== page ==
So what are you supposed to do with these wildly different results? I do believe the main driver is the difference in sample. Comparing correlational studies to RCTs was unlikely to yield the same result (hindsight bias much?). Had it yielded the same result (there being no effect of personal finance education on financial knowledge and behaviour) that would’ve been a proper final nail in the coffin of personal finance education. However, that wasn’t found. So there’s something to see for the method in which we research effectiveness of interventions, or in this case, education. I also believe that the personal finance education given 10 years ago (the ones analysed in Fernandes et al. (2014)) is not the same as the financial education given now, which makes active use of behavioural insights and novel scientific findings, in addition to having to address many more novel and complex financial products and services in ways which are approachable to the average consumer. There has been an increase in initiatives providing this education and training because the financial landscape has become so complex. The one thing that we do have to keep in mind is that finding an effect of personal finance education in an RCT, does not guarantee this effect size when applying the intervention (education) to the “real world.” This is what Fernandes et al. (2014) meant by finding reduced effects when controlling for specific variables such as income (low) or personality traits (conscientiousness). Some RCTs control for this, and others do not. But in the real world, when being faced with people who need (or want, or are simply receiving) financial education, you don’t get to pick what personality trait and income group you work with. And you better hope that what you’re teaching helps each and every kind of individual, and doesn’t become detrimental to some of them… Another concern raised by the authors of both meta-analyses is that even to this day, there’s very few studies analyzing the long-term effects (and I mean LONG term effects) of these types of interventions. How far can the effects of one-off or continuous personal finance education be pushed? Which form is most effective? What duration is most effective? Are there ways to extend its shelf-life? There are no conclusive answers to this yet. This is not a limitation of the meta-analyses nor really of the field of study. Conducting these types of longitudinal studies comes with a high level of complexity and general struggle, relating to needing large amounts of funding and massive sample sizes (to deal with dropout), as well as much higher than average levels of patience and determination to continuously keep track of your participants over the year(s). Moreover, all this high level effort is not at all a guarantee for finding anything of note (easy to publish). Can you imagine doing years of work and not being able to publish properly? It’s not for the faint-hearted. Anyway, we’re getting off track here.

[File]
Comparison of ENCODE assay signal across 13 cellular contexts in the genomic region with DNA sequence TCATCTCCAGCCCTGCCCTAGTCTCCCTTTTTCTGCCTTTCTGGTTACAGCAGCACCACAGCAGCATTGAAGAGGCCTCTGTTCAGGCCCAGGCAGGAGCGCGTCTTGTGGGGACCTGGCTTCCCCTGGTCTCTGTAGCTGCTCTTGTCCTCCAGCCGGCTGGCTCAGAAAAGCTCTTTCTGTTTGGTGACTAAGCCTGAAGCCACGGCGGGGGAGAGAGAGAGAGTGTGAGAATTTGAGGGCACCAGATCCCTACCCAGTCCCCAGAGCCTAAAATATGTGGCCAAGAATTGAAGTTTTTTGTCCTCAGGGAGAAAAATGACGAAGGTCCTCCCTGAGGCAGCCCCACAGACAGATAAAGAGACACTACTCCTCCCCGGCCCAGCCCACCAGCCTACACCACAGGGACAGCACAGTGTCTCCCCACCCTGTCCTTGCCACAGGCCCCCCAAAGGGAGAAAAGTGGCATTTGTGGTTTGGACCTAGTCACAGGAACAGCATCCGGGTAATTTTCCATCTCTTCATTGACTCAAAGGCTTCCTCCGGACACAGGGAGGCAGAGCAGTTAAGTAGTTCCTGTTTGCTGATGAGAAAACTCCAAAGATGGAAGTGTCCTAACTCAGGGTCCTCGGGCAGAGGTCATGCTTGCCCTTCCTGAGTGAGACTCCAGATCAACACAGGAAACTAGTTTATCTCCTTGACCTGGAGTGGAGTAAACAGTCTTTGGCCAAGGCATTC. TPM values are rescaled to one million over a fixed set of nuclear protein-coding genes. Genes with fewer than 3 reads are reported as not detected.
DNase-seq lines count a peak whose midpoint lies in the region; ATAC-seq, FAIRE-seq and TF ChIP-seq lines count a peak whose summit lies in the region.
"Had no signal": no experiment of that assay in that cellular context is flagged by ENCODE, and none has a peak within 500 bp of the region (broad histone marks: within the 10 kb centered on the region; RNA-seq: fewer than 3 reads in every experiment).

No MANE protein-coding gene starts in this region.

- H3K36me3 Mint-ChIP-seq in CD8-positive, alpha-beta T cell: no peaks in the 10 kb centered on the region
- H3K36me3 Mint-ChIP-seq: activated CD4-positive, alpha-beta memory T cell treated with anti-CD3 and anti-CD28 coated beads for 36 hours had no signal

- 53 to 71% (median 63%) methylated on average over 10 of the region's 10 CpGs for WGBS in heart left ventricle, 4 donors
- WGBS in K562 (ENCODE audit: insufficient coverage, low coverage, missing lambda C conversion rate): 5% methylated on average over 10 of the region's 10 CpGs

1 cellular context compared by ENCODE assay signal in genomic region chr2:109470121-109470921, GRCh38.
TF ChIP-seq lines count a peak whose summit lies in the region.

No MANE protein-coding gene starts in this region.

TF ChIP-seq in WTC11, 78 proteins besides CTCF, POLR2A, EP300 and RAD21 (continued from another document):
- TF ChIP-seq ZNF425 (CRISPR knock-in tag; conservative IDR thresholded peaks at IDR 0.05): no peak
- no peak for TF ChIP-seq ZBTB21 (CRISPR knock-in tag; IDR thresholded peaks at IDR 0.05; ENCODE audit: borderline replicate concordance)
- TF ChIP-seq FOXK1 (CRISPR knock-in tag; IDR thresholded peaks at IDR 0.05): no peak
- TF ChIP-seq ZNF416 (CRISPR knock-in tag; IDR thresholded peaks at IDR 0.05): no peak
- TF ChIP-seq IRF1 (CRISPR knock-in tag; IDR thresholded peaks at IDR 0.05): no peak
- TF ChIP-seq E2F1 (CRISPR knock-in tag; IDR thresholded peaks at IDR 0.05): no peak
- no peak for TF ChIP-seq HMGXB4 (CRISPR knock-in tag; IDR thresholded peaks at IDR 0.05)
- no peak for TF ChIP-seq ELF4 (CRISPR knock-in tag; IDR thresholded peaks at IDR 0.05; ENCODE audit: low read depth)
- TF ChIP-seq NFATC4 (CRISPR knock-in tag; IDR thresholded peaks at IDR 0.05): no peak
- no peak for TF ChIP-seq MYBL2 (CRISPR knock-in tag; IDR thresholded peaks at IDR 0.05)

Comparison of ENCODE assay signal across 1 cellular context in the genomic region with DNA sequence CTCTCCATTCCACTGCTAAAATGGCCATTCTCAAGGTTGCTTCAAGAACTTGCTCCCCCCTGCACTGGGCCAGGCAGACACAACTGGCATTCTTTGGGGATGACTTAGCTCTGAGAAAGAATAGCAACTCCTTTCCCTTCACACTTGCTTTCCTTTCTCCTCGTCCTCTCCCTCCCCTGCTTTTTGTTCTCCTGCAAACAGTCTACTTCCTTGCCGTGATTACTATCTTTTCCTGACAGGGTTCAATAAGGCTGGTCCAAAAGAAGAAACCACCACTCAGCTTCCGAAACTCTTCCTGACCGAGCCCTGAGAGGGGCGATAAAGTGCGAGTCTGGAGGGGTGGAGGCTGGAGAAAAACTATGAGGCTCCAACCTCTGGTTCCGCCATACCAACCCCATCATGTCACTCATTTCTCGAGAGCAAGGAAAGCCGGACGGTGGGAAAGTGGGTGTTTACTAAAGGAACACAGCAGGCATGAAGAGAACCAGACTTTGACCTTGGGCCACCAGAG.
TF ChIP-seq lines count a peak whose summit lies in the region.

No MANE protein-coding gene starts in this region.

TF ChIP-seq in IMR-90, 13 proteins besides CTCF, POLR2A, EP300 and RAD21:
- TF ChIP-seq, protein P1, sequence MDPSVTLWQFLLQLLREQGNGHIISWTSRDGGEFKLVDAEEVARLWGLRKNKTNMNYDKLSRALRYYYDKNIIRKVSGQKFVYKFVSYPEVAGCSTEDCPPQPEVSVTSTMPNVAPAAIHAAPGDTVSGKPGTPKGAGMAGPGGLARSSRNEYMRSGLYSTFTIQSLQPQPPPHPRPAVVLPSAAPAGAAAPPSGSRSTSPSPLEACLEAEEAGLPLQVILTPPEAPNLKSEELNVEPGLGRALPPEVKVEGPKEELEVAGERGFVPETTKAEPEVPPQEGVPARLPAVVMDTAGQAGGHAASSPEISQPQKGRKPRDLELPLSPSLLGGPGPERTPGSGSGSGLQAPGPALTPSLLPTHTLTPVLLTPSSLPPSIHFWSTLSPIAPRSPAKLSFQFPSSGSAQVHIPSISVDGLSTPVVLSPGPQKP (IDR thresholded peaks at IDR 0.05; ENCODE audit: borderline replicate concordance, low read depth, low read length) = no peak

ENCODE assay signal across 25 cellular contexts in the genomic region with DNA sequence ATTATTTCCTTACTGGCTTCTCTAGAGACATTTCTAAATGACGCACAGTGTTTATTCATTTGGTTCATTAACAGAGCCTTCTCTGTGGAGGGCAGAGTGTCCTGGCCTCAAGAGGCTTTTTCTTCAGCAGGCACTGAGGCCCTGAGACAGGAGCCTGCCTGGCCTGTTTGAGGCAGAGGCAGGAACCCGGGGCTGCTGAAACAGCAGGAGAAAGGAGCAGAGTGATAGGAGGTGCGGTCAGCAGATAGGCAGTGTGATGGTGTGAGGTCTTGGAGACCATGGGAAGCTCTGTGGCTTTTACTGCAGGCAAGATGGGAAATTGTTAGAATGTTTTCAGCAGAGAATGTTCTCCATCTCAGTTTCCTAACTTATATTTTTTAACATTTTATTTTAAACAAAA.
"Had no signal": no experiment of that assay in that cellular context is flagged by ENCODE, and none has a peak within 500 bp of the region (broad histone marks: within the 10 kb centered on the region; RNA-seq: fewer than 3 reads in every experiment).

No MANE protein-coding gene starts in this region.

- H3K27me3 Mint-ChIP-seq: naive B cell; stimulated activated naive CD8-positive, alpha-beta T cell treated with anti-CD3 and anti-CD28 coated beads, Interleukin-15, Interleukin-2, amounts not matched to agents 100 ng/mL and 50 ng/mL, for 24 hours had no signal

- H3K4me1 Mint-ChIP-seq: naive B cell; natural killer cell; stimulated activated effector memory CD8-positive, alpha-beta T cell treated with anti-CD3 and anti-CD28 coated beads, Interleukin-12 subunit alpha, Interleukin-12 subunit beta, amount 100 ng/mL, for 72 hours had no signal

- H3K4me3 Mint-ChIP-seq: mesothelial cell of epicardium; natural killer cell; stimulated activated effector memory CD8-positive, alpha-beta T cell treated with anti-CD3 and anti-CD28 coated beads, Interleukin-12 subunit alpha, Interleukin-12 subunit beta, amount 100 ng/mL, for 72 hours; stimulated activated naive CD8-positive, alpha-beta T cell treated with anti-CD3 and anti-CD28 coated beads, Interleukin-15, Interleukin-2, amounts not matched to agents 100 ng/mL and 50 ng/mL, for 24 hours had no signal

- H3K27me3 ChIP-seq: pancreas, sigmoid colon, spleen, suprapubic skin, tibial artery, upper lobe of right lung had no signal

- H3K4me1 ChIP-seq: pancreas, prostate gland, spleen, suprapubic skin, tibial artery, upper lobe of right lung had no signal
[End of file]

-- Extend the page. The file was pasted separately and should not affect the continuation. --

Although the points raised by Kaiser et al (2020) on why the analysis by Fernandes et al. (2014) was lacking are valid, we might want to, once more, be cautious in how far we want to extend this finding. However, finding a large effect size of financial education on financial decision-making to the extent that it is “of economic significance” through the meta-analysis of 76 RCTs with over 160,000 participants is great. Personal finance education: 1 – Haters: 0

Behavioural Science